Micromolar Concentrations of Sodium Arsenite Induce Cyclooxygenase-2 Expression and Stimulate p42/44 Mitogen-Activated Protein Kinase Phosphorylation in Normal Human Epidermal Keratinocytes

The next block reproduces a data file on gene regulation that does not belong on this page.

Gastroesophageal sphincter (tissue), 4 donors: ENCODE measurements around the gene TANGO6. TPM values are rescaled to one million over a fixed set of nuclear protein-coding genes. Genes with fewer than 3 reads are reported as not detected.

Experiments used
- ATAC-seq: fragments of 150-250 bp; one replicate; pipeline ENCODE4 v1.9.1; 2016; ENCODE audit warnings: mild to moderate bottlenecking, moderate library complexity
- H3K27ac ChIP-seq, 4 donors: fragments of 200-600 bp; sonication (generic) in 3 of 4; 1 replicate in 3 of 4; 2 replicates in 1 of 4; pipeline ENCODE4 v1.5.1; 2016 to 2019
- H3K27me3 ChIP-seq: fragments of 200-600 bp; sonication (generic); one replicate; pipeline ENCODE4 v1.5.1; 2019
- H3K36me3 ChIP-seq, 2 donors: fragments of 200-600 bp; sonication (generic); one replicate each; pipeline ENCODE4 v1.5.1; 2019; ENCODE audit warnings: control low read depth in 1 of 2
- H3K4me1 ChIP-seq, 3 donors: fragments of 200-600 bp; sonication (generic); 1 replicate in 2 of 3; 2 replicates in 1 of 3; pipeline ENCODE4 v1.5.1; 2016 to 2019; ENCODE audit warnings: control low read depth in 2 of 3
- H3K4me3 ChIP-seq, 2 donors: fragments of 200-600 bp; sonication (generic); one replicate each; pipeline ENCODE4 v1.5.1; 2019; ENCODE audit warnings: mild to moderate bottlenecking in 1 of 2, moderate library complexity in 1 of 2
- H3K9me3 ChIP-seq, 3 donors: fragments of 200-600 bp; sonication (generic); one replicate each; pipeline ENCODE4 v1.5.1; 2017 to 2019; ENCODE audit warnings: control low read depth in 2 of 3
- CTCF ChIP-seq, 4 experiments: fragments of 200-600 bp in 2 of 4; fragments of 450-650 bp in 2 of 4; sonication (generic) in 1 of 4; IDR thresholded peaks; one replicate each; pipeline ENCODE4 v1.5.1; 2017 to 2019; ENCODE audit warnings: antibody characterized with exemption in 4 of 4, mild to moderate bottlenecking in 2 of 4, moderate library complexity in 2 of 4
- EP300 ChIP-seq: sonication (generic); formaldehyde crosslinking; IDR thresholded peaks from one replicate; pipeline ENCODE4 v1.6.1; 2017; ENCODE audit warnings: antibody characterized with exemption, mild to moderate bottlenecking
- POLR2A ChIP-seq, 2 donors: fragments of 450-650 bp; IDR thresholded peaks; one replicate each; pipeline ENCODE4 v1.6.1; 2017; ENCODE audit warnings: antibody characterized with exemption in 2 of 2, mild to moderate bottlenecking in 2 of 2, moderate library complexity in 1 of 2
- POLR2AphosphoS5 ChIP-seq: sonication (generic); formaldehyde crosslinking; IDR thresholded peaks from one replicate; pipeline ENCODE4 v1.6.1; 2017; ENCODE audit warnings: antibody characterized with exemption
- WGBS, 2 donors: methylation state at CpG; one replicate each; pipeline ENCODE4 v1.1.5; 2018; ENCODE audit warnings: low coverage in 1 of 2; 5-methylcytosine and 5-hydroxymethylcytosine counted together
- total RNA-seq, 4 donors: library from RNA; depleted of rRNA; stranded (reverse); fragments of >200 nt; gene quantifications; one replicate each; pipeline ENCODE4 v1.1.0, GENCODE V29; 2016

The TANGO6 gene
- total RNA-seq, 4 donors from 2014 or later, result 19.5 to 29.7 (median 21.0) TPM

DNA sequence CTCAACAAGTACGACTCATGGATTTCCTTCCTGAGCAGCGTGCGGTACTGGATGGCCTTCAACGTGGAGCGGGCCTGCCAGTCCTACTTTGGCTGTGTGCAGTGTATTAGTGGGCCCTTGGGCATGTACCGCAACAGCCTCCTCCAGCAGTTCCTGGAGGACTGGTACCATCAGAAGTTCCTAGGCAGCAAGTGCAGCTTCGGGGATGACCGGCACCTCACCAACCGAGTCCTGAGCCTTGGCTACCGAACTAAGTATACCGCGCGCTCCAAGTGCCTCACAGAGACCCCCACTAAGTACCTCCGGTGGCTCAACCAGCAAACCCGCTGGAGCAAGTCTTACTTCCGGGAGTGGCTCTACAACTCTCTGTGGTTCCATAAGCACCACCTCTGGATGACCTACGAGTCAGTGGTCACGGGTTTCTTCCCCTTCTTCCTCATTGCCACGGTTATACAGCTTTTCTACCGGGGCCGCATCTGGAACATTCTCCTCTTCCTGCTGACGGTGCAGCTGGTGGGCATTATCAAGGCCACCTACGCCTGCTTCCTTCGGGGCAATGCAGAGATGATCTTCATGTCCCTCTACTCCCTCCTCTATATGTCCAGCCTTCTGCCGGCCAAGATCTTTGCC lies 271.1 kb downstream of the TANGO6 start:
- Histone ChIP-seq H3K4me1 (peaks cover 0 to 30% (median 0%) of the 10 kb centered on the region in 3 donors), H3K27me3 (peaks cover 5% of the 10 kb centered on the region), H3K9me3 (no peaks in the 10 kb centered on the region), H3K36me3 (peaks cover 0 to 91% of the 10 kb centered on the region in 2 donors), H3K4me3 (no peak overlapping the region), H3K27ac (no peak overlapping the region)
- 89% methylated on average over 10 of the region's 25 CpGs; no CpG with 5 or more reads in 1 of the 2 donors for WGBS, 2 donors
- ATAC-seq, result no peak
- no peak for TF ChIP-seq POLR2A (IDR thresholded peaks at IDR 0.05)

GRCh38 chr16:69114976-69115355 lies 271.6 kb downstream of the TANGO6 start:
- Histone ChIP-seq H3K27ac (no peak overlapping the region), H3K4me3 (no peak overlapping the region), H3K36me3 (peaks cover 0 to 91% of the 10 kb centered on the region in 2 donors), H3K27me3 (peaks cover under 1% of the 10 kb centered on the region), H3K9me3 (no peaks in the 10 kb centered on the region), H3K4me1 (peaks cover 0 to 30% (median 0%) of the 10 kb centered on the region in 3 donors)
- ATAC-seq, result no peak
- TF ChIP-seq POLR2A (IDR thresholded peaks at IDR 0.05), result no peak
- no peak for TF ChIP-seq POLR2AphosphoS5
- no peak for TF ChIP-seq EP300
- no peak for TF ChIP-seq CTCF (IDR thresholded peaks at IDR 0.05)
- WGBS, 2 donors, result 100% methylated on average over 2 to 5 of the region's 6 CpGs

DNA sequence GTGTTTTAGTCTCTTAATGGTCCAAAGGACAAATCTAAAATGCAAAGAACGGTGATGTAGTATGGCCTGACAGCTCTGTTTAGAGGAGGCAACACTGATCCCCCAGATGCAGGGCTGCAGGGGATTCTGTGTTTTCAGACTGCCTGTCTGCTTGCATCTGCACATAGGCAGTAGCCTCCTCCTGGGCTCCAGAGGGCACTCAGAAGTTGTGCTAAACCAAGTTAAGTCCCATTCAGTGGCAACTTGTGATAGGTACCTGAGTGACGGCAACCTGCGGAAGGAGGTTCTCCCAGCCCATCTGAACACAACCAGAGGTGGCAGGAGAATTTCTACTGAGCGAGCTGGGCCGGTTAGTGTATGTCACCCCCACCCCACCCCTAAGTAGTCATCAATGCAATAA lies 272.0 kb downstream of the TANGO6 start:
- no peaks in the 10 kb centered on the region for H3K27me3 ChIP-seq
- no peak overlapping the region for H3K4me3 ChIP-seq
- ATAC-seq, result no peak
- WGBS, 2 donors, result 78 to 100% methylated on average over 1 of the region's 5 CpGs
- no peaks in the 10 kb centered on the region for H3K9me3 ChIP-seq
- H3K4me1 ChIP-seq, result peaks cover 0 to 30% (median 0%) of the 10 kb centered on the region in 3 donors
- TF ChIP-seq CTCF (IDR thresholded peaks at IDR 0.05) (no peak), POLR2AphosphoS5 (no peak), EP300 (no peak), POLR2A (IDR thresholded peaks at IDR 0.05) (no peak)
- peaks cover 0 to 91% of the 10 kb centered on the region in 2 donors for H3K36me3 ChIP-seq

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Based on evidence that arsenic modulates proinflammatory events that are involved in skin carcinogenecity, we hypothesized that in normal human epidermal keratinocytes (NHEK) arsenic increases expression of the procarcinogenic enzyme cyclooxygenase-2 (COX-2) and that this occurs via specific mitogen and stress signaling pathways. To test this hypothesis, NHEK were exposed to sodium arsenite, and COX-2 expression, prostaglandin E2 (PGE2) secretion, mitogen-activated protein kinase (MAPK) phosphorylation, and DNA synthesis were quantified. Inhibitors of p42/44 and p38 MAPKs were used to evaluate the contribution of mitogen and stress signaling to the modulation of COX-2. Our results demonstrate that arsenite (0.005–5 μM) elevates COX-2 expression, PGE2 secretion (2.5–5 μM), and DNA synthesis (1–5 μM). Arsenite stimulated p42/44 but not p38 MAPK phosphorylation (2.5 μM), responses different than those produced by epidermal growth factor. Inhibition of mitogen-activated protein kinase kinase (MAPKK) and p38 MAPK using PD98059 (20 μM) and SB202190 (5 μM), respectively, attenuated the elevation of COX-2 protein induced by arsenite, whereas physiological concentrations of three COX-2 inhibitors (e.g., NS-398, piroxicam, and aspirin) reduced arsenite-stimulated DNA synthesis. These data indicate that arsenite elevates COX-2 in NHEK at the transcriptional and translational levels as well as increases PGE2 secretion. Compounds that inhibit COX-2 expression and activity may be useful in the scientific study, prevention, and treatment of arsenic skin carcinogenesis and deserve further investigation.

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